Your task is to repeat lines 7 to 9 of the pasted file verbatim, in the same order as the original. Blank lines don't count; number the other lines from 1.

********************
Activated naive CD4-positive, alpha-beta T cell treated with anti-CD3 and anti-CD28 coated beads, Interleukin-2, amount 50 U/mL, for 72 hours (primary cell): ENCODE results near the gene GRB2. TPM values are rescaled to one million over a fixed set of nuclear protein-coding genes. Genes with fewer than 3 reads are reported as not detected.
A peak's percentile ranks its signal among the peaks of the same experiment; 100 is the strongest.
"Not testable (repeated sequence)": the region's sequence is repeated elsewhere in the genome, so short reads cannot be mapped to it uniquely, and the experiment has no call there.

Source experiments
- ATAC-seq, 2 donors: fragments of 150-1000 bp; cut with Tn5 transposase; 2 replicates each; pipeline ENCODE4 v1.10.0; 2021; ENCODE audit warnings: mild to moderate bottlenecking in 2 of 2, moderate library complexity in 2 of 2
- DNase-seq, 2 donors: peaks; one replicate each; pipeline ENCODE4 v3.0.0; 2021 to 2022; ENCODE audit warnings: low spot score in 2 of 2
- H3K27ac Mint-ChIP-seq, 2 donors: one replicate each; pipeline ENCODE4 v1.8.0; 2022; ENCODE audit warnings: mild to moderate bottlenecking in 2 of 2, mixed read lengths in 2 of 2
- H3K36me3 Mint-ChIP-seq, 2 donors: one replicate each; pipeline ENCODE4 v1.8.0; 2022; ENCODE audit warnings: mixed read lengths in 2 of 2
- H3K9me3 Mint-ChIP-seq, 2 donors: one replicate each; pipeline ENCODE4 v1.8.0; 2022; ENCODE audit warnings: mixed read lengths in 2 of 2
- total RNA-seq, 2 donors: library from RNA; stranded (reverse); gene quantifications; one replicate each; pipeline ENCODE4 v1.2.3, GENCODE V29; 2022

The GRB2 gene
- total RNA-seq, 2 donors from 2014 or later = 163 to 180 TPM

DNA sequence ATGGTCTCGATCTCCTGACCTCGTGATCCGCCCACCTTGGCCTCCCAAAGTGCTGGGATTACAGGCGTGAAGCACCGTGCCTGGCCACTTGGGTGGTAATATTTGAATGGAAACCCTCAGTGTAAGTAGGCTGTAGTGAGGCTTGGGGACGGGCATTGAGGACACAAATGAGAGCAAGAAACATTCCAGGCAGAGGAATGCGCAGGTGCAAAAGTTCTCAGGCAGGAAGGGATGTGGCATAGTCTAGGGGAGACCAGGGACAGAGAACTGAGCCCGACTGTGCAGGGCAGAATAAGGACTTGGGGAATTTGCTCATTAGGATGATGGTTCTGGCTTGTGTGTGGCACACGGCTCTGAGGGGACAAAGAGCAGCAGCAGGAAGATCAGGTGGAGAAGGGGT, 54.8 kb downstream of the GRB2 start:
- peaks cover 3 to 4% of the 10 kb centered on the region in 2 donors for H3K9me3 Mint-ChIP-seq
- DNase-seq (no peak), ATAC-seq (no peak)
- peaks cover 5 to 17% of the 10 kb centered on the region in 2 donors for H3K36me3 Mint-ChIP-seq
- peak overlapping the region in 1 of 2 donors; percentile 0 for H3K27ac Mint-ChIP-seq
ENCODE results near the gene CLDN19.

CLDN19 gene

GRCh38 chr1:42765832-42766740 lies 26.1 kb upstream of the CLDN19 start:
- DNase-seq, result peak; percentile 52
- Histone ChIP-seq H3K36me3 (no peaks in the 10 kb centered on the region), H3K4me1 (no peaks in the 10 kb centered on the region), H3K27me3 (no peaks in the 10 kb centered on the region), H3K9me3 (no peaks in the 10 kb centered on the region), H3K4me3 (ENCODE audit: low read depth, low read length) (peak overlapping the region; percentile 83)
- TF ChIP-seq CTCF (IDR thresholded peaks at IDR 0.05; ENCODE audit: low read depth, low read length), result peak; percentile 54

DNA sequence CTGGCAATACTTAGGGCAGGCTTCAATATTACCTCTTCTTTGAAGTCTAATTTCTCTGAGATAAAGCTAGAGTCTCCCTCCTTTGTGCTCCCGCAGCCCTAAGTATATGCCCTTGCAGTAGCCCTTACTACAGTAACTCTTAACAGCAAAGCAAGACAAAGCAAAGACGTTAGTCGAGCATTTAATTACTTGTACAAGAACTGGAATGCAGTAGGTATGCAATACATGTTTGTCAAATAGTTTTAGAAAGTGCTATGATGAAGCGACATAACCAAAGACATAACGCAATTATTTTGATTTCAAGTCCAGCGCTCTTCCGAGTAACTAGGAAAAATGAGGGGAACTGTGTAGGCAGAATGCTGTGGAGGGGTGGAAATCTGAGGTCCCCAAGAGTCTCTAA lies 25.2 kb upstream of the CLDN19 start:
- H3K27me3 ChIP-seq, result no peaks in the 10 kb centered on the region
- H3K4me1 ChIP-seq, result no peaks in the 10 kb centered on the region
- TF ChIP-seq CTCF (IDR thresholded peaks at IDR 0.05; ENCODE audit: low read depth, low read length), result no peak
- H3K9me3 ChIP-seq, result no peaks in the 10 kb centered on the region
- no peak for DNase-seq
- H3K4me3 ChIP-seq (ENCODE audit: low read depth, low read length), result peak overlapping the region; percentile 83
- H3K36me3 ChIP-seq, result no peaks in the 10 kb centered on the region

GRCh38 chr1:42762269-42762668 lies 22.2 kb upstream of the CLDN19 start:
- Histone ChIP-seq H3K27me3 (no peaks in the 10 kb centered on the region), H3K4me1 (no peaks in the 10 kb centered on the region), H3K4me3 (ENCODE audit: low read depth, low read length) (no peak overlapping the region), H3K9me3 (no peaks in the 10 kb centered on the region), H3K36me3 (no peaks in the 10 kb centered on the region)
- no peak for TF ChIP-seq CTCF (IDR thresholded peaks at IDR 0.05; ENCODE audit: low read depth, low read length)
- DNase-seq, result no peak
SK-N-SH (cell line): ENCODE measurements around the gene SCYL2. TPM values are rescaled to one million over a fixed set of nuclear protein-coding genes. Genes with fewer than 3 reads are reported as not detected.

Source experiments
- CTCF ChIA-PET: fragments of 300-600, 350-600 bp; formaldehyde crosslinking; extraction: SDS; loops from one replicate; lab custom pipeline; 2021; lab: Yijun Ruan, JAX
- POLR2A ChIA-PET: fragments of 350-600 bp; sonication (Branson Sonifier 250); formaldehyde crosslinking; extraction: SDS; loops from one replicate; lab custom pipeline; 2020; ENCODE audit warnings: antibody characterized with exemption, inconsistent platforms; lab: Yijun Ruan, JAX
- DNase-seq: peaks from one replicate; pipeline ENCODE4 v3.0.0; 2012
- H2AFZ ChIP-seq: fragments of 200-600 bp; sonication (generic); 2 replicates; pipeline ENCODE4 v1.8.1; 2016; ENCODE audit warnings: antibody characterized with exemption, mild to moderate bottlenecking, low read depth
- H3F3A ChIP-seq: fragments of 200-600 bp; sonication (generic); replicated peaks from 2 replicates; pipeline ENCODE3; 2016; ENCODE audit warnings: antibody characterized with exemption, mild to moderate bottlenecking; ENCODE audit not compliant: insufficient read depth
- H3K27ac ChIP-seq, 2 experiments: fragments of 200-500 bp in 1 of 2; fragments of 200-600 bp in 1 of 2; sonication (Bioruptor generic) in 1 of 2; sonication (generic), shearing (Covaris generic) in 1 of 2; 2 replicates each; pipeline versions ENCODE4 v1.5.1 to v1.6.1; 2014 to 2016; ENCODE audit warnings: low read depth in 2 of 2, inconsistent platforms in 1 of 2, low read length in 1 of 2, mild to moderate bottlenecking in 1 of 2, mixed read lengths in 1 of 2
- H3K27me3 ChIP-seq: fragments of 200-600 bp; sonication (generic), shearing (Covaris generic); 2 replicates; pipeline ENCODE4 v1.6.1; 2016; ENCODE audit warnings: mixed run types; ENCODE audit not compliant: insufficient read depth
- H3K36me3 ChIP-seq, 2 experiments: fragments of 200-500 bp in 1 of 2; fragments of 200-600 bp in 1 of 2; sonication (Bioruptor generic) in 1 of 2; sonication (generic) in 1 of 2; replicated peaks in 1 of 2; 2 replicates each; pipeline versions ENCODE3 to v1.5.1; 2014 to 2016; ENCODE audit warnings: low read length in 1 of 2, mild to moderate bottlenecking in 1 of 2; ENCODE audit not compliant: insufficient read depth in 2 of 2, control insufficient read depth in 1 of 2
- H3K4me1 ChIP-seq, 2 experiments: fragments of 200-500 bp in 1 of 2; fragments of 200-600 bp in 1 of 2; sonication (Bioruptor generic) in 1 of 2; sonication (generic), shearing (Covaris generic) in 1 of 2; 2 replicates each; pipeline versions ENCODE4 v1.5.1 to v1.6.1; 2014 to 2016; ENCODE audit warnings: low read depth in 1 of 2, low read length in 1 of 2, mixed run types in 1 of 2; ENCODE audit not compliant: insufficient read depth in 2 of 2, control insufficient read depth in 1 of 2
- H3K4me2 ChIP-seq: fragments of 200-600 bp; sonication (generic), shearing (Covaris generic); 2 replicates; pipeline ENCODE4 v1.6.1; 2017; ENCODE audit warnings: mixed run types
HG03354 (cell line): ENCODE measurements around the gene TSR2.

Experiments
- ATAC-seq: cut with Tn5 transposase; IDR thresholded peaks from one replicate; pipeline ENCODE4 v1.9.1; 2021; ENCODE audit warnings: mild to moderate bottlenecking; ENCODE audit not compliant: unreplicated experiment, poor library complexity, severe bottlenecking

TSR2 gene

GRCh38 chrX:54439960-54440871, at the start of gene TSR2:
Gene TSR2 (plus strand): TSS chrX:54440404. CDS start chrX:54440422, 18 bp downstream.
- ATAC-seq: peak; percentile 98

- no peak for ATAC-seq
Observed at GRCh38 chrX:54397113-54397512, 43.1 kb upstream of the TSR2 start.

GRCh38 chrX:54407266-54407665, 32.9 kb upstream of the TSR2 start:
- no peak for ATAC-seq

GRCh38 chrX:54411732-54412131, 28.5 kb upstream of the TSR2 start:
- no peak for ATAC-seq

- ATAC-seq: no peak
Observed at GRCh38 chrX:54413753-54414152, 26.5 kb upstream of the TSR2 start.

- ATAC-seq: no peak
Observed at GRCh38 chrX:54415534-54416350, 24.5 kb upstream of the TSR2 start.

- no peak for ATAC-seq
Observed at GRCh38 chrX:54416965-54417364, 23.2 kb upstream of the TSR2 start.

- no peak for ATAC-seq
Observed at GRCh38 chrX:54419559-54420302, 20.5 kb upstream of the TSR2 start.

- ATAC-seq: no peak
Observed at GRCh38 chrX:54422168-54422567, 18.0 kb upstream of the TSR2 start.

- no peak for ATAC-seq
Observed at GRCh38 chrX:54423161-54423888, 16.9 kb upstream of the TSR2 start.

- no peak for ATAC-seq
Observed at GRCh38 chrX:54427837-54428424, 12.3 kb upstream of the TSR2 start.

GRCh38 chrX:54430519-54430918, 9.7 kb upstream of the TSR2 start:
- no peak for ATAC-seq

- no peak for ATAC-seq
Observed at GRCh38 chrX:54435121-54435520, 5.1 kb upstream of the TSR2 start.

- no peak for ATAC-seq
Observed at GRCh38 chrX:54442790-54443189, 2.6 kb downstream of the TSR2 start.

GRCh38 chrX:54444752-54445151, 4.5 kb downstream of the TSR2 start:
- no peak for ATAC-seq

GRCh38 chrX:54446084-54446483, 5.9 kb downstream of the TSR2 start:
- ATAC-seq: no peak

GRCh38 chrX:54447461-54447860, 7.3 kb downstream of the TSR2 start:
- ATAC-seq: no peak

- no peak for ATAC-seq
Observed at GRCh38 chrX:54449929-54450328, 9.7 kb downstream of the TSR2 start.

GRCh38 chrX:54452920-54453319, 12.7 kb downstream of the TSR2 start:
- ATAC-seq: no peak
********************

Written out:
- H3K27ac Mint-ChIP-seq, 2 donors: one replicate each; pipeline ENCODE4 v1.8.0; 2022; ENCODE audit warnings: mild to moderate bottlenecking in 2 of 2, mixed read lengths in 2 of 2
- H3K36me3 Mint-ChIP-seq, 2 donors: one replicate each; pipeline ENCODE4 v1.8.0; 2022; ENCODE audit warnings: mixed read lengths in 2 of 2
- H3K9me3 Mint-ChIP-seq, 2 donors: one replicate each; pipeline ENCODE4 v1.8.0; 2022; ENCODE audit warnings: mixed read lengths in 2 of 2